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|Review: The Debt|
|Written by Ivan Radford|
|Wednesday, 28 September 2011 09:00|
Director: John Madden
A trio of Mossad agents kidnapping a Nazi war criminal and holding him prisoner in the 1970s? Not the usual plot you expect from a film, even if it is a remake of a 2007 Israeli movie of the same name. But the most surprising thing about The Debt? Sam Worthington can act. Like, properly act. With an accent and everything.
Worthington plays David Peretz, one of three Israelis sent on a secret mission to bring Doctor Dieter Vogel (Christensen) out of hiding, across the Berlin border and into a courtroom. Joining the quiet Mossad are the suave Stefan (Csokas) and determined Rachel (Chastain).
Jumping from the mission to the tortured modern-day trio, John Madden's thriller deftly hops between its old and young cast, using the structure to build up narrative tension. It helps that both ensembles are equally convincing - Wilkinson, Mirren and Hinds bring a much-needed contrast to the urgent acting of the younger group (even if they do look nothing alike).
And that's the secret to The Debt's suspense: keeping things focused on the characters. While Jesper Christensen's "Surgeon of Birkenau" is a horribly unnerving villain, Matthew Vaughn, Jane Goldman and Peter Straughan's screenplay uses the trio's awkward love triangle to drive events in the 1970s forward. Infertility and infidelity raise their heads as Jessica Chastain steaks the show, leading to nerve-jangling confrontations over force-fed rice pudding and (most chilling of all) a gynaecology appointment.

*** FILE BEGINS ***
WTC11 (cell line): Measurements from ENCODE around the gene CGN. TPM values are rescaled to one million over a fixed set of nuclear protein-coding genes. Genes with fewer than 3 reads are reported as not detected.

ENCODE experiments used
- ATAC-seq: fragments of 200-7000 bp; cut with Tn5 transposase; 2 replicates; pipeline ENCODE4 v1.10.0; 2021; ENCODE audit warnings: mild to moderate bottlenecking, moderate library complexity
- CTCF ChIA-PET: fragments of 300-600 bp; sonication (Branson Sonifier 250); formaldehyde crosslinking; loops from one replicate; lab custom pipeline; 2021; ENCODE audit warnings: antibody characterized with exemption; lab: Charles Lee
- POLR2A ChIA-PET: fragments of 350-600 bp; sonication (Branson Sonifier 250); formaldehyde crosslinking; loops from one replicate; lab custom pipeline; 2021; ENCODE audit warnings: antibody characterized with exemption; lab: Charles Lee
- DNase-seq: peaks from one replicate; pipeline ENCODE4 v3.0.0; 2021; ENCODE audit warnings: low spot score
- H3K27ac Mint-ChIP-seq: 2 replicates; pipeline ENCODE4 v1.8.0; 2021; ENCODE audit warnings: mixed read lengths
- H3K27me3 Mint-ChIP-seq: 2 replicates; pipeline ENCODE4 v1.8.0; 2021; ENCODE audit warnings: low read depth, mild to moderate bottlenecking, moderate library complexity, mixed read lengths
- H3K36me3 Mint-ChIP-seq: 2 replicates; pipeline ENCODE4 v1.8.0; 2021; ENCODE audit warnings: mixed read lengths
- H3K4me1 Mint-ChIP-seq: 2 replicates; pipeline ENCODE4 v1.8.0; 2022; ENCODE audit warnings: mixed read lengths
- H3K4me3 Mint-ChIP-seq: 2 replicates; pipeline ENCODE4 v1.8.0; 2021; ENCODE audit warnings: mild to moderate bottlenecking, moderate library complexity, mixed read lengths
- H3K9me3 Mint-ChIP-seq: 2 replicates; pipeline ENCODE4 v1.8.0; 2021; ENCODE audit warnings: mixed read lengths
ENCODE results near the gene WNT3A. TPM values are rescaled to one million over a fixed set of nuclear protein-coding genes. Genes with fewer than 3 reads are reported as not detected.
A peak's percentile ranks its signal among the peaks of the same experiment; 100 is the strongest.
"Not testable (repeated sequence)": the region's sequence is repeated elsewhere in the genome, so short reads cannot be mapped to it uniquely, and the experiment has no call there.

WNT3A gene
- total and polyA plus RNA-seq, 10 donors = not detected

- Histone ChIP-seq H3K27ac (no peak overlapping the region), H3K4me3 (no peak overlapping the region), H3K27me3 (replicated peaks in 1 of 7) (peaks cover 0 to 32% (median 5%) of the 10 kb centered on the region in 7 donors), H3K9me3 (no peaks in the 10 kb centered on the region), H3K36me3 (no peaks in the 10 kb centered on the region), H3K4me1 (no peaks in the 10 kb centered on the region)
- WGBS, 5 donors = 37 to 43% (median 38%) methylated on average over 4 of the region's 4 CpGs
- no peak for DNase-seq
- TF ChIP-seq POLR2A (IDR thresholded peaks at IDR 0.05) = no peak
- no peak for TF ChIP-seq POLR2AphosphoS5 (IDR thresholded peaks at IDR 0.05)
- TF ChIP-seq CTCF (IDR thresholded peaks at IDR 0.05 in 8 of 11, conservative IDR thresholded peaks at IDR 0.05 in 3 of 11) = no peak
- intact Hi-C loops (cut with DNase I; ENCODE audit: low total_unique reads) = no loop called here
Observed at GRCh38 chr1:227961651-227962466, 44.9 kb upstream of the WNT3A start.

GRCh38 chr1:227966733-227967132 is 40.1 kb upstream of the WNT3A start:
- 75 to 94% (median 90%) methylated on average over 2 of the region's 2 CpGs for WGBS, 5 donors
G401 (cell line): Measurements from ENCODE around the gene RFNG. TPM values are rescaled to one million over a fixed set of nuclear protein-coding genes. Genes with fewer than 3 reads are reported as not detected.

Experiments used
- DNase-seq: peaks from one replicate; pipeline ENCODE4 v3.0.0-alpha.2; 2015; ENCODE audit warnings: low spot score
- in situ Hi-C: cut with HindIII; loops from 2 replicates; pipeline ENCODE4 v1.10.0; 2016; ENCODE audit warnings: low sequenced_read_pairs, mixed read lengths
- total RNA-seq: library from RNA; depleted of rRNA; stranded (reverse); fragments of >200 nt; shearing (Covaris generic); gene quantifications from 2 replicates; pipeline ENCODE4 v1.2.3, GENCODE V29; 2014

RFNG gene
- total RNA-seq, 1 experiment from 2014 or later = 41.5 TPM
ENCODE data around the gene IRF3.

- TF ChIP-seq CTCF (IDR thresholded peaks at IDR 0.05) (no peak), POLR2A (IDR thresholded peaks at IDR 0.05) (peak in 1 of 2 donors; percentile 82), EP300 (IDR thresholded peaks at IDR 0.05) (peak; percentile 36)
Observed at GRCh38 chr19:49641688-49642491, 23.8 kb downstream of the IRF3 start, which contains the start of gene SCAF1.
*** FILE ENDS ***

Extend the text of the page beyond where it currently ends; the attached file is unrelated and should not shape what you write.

It's hard to believe that the director of Shakespeare in Love could pull off a spy thriller, but The Debt stands up well against Steven Spielberg's superior Munich. Like Munich, it's more a meditation on morals than an action film, but Madden still gets your pulse racing. A simple set piece at a train station stands out as superbly shot and edited, systematically firing off tension in 14 second bursts of noise.
But the tension is restricted to those scenes in the past - the dingy apartment, the period detail, the claustrophobic set. While Madden's structure is sound and the older actors are up to the task, the script descends into silliness come the present day final act and almost ruins everything. Fortunately, Thomas Newman's score keeps things ticking to the end credits.
But The Debt still deserves credit. In a sea of overly similar action blockbusters, The Debt's premise makes for a provocative bit of fiction. And with its painful emotions and intelligent dilemmas, the middle act is damned near perfect. And amazingly, that's the bit with Sam Worthington in it.
The Debt owes a lot to Munich, but pays off its promise with surprising panache. It's not a classic, but it'll go down in history as the film that proved Sam Worthington could act.
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